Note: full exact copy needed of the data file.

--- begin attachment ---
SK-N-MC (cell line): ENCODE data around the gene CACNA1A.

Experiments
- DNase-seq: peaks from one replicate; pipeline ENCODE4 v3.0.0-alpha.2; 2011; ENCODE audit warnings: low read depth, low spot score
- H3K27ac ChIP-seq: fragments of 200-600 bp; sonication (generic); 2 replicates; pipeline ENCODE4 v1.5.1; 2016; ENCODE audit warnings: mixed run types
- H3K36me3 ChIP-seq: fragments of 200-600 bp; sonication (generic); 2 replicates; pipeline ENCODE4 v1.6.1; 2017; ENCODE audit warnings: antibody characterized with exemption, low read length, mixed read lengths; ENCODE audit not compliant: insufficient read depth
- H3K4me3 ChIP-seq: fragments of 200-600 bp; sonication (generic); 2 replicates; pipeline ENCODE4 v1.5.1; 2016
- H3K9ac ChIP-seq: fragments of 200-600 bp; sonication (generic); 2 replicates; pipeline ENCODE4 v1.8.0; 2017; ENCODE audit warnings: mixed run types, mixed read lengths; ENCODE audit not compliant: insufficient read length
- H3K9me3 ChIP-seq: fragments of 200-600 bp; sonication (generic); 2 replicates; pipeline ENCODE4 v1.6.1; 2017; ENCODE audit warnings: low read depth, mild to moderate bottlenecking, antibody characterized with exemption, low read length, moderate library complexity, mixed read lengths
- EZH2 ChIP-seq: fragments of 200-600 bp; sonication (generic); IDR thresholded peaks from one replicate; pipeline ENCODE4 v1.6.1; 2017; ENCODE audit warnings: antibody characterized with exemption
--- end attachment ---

SK-N-MC (cell line): ENCODE data around the gene CACNA1A.

Experiments
- DNase-seq: peaks from one replicate; pipeline ENCODE4 v3.0.0-alpha.2; 2011; ENCODE audit warnings: low read depth, low spot score
- H3K27ac ChIP-seq: fragments of 200-600 bp; sonication (generic); 2 replicates; pipeline ENCODE4 v1.5.1; 2016; ENCODE audit warnings: mixed run types
- H3K36me3 ChIP-seq: fragments of 200-600 bp; sonication (generic); 2 replicates; pipeline ENCODE4 v1.6.1; 2017; ENCODE audit warnings: antibody characterized with exemption, low read length, mixed read lengths; ENCODE audit not compliant: insufficient read depth
- H3K4me3 ChIP-seq: fragments of 200-600 bp; sonication (generic); 2 replicates; pipeline ENCODE4 v1.5.1; 2016
- H3K9ac ChIP-seq: fragments of 200-600 bp; sonication (generic); 2 replicates; pipeline ENCODE4 v1.8.0; 2017; ENCODE audit warnings: mixed run types, mixed read lengths; ENCODE audit not compliant: insufficient read length
- H3K9me3 ChIP-seq: fragments of 200-600 bp; sonication (generic); 2 replicates; pipeline ENCODE4 v1.6.1; 2017; ENCODE audit warnings: low read depth, mild to moderate bottlenecking, antibody characterized with exemption, low read length, moderate library complexity, mixed read lengths
- EZH2 ChIP-seq: fragments of 200-600 bp; sonication (generic); IDR thresholded peaks from one replicate; pipeline ENCODE4 v1.6.1; 2017; ENCODE audit warnings: antibody characterized with exemption